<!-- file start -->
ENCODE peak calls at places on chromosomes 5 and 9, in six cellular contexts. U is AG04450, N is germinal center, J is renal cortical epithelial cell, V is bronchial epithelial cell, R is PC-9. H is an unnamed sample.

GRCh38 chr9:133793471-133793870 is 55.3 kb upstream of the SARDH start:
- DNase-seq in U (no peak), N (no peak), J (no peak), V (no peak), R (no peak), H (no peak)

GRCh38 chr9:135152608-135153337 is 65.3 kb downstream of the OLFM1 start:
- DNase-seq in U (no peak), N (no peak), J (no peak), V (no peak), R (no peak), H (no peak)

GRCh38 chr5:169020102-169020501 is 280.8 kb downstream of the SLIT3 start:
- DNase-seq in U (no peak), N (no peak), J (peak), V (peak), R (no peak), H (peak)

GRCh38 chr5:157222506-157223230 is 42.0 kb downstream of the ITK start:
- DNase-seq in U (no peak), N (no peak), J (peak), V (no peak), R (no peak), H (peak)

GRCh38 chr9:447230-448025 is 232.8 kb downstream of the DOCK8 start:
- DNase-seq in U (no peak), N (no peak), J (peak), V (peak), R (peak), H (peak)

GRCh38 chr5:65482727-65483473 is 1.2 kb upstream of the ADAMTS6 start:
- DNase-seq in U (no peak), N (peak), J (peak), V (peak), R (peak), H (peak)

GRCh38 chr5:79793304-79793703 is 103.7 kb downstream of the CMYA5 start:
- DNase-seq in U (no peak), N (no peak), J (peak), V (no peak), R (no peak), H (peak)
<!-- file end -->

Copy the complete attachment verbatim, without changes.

ENCODE peak calls at places on chromosomes 5 and 9, in six cellular contexts. U is AG04450, N is germinal center, J is renal cortical epithelial cell, V is bronchial epithelial cell, R is PC-9. H is an unnamed sample.

GRCh38 chr9:133793471-133793870 is 55.3 kb upstream of the SARDH start:
- DNase-seq in U (no peak), N (no peak), J (no peak), V (no peak), R (no peak), H (no peak)

GRCh38 chr9:135152608-135153337 is 65.3 kb downstream of the OLFM1 start:
- DNase-seq in U (no peak), N (no peak), J (no peak), V (no peak), R (no peak), H (no peak)

GRCh38 chr5:169020102-169020501 is 280.8 kb downstream of the SLIT3 start:
- DNase-seq in U (no peak), N (no peak), J (peak), V (peak), R (no peak), H (peak)

GRCh38 chr5:157222506-157223230 is 42.0 kb downstream of the ITK start:
- DNase-seq in U (no peak), N (no peak), J (peak), V (no peak), R (no peak), H (peak)

GRCh38 chr9:447230-448025 is 232.8 kb downstream of the DOCK8 start:
- DNase-seq in U (no peak), N (no peak), J (peak), V (peak), R (peak), H (peak)

GRCh38 chr5:65482727-65483473 is 1.2 kb upstream of the ADAMTS6 start:
- DNase-seq in U (no peak), N (peak), J (peak), V (peak), R (peak), H (peak)

GRCh38 chr5:79793304-79793703 is 103.7 kb downstream of the CMYA5 start:
- DNase-seq in U (no peak), N (no peak), J (peak), V (no peak), R (no peak), H (peak)